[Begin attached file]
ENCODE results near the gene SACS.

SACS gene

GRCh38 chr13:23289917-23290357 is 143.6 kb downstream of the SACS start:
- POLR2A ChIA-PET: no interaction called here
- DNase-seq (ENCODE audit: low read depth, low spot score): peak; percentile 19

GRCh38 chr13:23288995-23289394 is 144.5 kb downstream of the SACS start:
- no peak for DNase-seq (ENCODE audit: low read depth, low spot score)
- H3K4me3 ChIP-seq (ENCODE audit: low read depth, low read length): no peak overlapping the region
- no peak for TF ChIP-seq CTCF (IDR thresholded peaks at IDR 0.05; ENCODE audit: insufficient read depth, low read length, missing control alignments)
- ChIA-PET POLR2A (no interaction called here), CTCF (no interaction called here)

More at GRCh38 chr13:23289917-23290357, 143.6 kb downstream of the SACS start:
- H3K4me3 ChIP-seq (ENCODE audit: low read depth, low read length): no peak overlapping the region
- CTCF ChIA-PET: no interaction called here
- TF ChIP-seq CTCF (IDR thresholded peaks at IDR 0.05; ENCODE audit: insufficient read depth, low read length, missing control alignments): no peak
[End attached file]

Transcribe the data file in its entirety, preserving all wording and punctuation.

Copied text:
ENCODE results near the gene SACS.

SACS gene

GRCh38 chr13:23289917-23290357 is 143.6 kb downstream of the SACS start:
- POLR2A ChIA-PET: no interaction called here
- DNase-seq (ENCODE audit: low read depth, low spot score): peak; percentile 19

GRCh38 chr13:23288995-23289394 is 144.5 kb downstream of the SACS start:
- no peak for DNase-seq (ENCODE audit: low read depth, low spot score)
- H3K4me3 ChIP-seq (ENCODE audit: low read depth, low read length): no peak overlapping the region
- no peak for TF ChIP-seq CTCF (IDR thresholded peaks at IDR 0.05; ENCODE audit: insufficient read depth, low read length, missing control alignments)
- ChIA-PET POLR2A (no interaction called here), CTCF (no interaction called here)

More at GRCh38 chr13:23289917-23290357, 143.6 kb downstream of the SACS start:
- H3K4me3 ChIP-seq (ENCODE audit: low read depth, low read length): no peak overlapping the region
- CTCF ChIA-PET: no interaction called here
- TF ChIP-seq CTCF (IDR thresholded peaks at IDR 0.05; ENCODE audit: insufficient read depth, low read length, missing control alignments): no peak